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\(x(x - 5)(x + 2) = 0\) --> \(x=0\) or \(x=5\) or \(x=-2\). Question is \(x<0\) or is \(x=-2\)?

(1) x^2 – 7x ≠ 0 --> \(x(x-7)\neq{0}\)--> \(x\neq{0}\) and \(x\neq{7}\), so \(x\) can be 5 or -2 (from the stem as \(x=0\) is out). Not sufficient.

(2) x^2 –2x –15 ≠ 0 --> \((x+3)(x-5)\neq{0}\) --> \(x\neq{-3}\) and \(x\neq{5}\), so \(x\) can be 0 or -2 (from the stem as \(x=5\) is out). Not sufficient.

(1)+(2) As \(x=0\) and \(x=5\) are out, only value left is \(x=-2\), so \(x\) is negative. Sufficient.

Re: If x(x - 5)(x + 2) = 0, is x negative? [#permalink]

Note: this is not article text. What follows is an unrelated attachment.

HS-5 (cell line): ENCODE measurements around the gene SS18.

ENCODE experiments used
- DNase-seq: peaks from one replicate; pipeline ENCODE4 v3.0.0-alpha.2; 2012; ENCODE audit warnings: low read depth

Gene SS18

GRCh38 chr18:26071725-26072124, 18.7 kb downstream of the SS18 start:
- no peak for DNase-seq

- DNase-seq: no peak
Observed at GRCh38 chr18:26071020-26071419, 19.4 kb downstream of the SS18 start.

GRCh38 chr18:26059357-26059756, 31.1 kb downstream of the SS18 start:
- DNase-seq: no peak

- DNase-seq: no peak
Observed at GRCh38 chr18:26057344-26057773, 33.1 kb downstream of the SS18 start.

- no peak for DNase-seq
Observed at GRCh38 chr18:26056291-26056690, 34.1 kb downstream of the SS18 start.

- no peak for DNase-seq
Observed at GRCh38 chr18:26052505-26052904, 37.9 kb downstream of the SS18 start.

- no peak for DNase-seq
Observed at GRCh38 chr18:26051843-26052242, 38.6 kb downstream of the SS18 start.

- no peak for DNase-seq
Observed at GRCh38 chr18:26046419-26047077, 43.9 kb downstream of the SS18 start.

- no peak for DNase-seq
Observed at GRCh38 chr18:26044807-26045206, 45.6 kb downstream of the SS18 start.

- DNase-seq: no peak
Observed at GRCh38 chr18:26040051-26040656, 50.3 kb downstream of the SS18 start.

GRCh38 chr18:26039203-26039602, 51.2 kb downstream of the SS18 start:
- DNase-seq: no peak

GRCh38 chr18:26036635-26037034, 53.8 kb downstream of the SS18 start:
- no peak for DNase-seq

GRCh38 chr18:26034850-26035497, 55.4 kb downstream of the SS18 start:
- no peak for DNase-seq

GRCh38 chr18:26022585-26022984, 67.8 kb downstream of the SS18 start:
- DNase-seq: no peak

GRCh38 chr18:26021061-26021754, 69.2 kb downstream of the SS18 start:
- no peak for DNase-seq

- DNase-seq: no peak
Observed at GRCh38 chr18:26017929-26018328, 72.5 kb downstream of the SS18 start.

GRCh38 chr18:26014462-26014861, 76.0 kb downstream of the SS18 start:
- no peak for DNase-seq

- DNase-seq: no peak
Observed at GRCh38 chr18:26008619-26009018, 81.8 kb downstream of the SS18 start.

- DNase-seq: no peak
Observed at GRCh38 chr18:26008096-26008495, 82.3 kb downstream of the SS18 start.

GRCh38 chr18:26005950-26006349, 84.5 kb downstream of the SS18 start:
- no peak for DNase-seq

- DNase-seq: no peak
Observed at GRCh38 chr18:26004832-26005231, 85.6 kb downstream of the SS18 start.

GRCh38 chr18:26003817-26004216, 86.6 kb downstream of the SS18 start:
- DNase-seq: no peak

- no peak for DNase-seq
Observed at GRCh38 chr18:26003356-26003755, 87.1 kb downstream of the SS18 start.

04 Jul 2013, 07:23

For the given equation to be equal to 0 x must either equal 0, 5 or -2.

Statement 1: Tells us that x cannot equal 0 or 7. But it could equal 5 or -2. Not sufficient Statement 2: Tells us that x cannot equal 5 or -3. But it could equal -2 or 0.

Taken together x cannot equal 0 or 5. Therefore, x must equal -2. Answer: C

Originally posted on MIT Sloan School of Management : We are busy putting the final touches on our application. We plan to have it go live by July 15...